U.S. housing chief visits troubled Merced

MERCED — U.S. Housing and Urban Development Secretary Shaun Donovan stood Thursday in front of two foreclosed houses here to reiterate plans to offer more help to distressed homeowners.

As he did Wednesday in Las Vegas, Donovan announced that more homeowners will be eligible to modify their loans under the Obama administration's Making Home Affordable program, which targets people who have mortgages owned or guaranteed by Fannie Mae or Freddie Mac.

The loan-to-home-value ratio had been set at 105 percent. It's now 125 percent, which Donovan said will increase the number of people eligible in California by 60 percent.

The change should allow more valley residents to qualify for the program, though it's likely people who bought at the peak of the housing market still won't be helped.

The housing secretary toured Merced at the request of Rep. Dennis Cardoza, D-Merced, who has been trying to focus Washington's attention on the Northern San Joaquin Valley.

Stanislaus, Merced and San Joaquin are at or near the top of the list of counties with the most foreclosures nationwide.

Adjustable-rate mortgages, subprime and other loans with extremely low initial interest rates were a popular choice for valley residents trying to get into a market where prices had soared beyond the reach of most of them.

The housing market downturn that started in late 2005 quickly snowballed as prices collapsed. That left homeowners with payments that were resetting to dramatically higher levels and no way of refinancing because their houses were worth far less than they paid for them.

That resulted in record foreclosures. About 40,000 homes have been foreclosed on in Stanislaus, San Joaquin and Merced counties since January 2007, costing lenders more than $16 billion in unpaid mortgages.

Every community has been touched, with vacant houses, brown lawns and for sale signs in most neighborhoods.

Cardoza likened the area's devastation to that seen after Hurricane Katrina.

"It really doesn't matter to a family if a windstorm put their possessions on the front yard or the foreclosure agent put your possession on the front yard," he said. "You're still homeless. You're still having to look your family in the eye and explain to them you have no place to go tonight."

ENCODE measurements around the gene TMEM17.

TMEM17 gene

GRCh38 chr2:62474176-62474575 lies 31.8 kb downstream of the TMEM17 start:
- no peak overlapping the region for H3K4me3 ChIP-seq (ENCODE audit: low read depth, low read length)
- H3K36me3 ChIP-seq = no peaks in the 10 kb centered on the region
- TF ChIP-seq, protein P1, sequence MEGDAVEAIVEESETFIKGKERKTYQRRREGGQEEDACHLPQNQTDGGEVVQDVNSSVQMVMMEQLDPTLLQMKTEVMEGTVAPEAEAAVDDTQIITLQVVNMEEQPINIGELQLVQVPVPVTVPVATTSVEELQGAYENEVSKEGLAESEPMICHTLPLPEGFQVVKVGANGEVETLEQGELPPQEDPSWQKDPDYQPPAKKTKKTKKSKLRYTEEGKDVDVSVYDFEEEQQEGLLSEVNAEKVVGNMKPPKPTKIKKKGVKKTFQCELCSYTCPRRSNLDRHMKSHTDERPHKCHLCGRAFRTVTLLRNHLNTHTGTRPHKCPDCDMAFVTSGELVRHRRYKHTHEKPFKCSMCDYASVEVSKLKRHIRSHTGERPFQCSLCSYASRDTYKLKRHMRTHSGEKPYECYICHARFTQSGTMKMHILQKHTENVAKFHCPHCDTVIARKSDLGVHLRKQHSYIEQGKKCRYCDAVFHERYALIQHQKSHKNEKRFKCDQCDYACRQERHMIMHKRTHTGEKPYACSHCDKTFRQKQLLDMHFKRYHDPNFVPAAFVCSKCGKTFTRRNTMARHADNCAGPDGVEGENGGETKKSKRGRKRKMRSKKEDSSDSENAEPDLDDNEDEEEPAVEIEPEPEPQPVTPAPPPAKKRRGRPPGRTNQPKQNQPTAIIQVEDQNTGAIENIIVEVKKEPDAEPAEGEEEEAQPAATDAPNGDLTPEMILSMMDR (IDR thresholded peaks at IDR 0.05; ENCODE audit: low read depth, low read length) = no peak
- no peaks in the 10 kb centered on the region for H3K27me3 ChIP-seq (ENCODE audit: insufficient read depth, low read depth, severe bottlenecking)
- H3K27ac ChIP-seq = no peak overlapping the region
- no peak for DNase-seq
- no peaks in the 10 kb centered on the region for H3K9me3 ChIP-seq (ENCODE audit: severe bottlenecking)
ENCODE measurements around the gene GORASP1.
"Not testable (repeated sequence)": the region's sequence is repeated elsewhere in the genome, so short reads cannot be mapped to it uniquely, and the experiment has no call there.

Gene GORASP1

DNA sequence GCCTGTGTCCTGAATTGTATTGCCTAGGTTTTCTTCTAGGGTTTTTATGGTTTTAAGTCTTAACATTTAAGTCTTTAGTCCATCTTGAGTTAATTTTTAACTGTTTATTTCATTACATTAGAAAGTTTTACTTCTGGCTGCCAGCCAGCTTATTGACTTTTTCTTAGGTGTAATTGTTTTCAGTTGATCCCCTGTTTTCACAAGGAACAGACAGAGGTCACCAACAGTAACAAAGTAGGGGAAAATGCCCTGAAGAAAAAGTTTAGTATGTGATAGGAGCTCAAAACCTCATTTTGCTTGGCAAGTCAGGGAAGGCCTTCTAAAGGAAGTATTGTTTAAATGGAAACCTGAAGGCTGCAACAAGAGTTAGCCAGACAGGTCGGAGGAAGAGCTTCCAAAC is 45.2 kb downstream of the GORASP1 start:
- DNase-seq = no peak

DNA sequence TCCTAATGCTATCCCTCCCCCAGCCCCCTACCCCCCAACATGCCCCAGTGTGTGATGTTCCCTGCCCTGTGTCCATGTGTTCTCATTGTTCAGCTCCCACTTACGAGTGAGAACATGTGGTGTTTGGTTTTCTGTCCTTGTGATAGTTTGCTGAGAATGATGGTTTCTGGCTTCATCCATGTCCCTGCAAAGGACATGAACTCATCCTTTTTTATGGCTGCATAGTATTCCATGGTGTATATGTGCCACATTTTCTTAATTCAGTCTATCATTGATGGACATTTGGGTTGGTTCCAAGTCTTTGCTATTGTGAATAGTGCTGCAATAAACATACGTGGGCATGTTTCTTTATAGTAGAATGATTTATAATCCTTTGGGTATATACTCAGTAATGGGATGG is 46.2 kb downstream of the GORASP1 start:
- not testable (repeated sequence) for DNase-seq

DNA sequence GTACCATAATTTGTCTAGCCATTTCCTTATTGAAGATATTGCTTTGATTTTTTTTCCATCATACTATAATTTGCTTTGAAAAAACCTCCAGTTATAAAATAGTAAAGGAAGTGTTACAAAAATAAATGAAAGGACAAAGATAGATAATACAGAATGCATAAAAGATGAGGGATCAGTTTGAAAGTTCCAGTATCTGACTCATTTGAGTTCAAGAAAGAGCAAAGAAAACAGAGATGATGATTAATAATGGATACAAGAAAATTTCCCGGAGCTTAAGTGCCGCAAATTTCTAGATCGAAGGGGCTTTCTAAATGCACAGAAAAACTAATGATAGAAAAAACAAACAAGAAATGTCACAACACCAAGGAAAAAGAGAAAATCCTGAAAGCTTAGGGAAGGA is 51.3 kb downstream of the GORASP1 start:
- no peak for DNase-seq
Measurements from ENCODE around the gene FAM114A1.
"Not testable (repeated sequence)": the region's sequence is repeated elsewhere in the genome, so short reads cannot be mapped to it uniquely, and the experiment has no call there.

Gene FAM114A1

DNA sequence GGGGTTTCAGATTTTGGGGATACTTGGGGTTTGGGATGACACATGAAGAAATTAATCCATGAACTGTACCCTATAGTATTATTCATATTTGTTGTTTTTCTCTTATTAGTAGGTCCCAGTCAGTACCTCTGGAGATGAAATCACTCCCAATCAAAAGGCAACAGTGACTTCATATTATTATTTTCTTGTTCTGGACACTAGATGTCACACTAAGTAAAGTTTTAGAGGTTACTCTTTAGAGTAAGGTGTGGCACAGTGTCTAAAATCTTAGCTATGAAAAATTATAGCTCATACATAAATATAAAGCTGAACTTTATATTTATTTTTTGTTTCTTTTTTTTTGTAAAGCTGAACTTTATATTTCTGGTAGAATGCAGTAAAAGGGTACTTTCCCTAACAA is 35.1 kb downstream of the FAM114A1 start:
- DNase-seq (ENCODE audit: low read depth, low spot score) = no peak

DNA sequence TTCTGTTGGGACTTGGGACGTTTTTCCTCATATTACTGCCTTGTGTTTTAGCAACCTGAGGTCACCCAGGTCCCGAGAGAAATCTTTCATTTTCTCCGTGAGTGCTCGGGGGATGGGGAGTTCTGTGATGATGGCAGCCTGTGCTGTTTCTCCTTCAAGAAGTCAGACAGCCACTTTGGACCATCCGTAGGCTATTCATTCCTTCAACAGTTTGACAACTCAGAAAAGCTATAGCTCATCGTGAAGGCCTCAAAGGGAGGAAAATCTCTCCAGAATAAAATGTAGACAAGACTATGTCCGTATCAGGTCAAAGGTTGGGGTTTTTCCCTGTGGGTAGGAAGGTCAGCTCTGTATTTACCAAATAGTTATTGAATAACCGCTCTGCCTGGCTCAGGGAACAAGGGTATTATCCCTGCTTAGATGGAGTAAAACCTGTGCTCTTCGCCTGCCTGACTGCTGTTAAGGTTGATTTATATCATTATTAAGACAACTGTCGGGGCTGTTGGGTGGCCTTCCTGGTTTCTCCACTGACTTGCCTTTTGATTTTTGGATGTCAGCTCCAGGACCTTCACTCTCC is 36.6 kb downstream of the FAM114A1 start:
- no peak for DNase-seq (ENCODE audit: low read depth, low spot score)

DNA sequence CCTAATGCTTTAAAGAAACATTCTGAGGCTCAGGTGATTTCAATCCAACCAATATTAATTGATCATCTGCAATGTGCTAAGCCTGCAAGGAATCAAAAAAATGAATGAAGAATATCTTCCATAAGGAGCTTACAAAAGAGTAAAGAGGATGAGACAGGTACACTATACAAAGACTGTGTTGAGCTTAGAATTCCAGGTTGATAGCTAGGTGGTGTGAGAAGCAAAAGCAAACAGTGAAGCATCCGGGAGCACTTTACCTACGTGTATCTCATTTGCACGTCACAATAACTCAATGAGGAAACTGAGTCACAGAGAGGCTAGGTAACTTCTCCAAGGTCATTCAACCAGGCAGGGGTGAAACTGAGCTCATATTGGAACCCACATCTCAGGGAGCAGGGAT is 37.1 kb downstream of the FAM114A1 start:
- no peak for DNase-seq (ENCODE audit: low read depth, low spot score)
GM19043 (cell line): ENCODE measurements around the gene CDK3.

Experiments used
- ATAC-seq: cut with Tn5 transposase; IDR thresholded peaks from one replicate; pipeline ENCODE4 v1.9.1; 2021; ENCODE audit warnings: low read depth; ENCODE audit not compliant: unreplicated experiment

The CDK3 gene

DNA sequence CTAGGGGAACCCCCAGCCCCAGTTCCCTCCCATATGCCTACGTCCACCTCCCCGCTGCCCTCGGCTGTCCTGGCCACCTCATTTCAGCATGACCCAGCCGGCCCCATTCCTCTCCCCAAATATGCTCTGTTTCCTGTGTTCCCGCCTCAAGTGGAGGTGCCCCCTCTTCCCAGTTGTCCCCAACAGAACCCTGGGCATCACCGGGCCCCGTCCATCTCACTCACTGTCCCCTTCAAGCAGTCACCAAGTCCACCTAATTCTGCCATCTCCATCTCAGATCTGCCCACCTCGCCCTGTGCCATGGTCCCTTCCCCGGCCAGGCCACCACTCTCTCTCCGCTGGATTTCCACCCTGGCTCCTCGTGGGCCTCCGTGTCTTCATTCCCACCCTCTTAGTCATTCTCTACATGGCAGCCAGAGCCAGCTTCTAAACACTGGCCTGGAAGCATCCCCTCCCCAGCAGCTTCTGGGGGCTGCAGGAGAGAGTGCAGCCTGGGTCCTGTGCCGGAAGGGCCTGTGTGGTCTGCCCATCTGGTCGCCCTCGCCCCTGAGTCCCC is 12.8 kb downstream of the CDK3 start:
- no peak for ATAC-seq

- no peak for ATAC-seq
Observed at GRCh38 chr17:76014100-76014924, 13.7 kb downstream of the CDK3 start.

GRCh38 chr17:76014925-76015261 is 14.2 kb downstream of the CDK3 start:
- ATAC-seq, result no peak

Cardoza and Donovan walked along Independence Court, a well-established neighborhood off Highway 140 that's been hit by foreclosures. They then went across town to Saddleback Court, a street inside the half-built Sierra Vista subdivision in the southeast part of the city.

One house was sold April 12, 2006, for $340,000. It's being sold to a first-time home buyer and was listed at $83,500. There's another foreclosed house next door with weeds all over the property.

"This is a cancer all over the country," Cardoza said. "We're just more affected by it."

Donovan touted the administration's economic stimulus package, which included $2 billion more in foreclosure aid funding for local governments, and also the proposed consumer protection agency.

"We're working together to make sure this never happens again," Donovan said. "I've heard stories about people being taken advantage of that make my blood boil."

No jobs worsens the trouble

Problems in the valley housing market have been compounded by double-digit unemployment.

Stanislaus County's jobless rate was 16.3 percent in May, considerably higher than the same time last year when it was 10.5 percent. San Joaquin County's was 15 percent in May and Mer- ced's was pegged at 17.3 percent.

Those figures were lower than April, but they follow the traditional trend of rising employment as the region's harvest season kicks into gear. However, the double-digit unemployment rates are the highest for the region in more than a decade.

The housing market has shown some signs of improvement. Sales have picked up steadily over the past year and home values even rose slightly in Stanislaus County in May for the first time in months.

But most housing experts are forecasting a new round of foreclosed properties will hit the market as legislative moratoriums designed to encourage mortgage modifications begin to expire.

Merced County Association of Realtors President and Councilwoman Michele Gabriault-Acosta noted that many homeowners owe far more than what their homes are worth.

Still, she said the expanded program may help a little.

"Any help we can get will be appreciated," she said, but added, "I don't know what kind of change we'll see."

Bee business editor David W. Hill contributed to this report.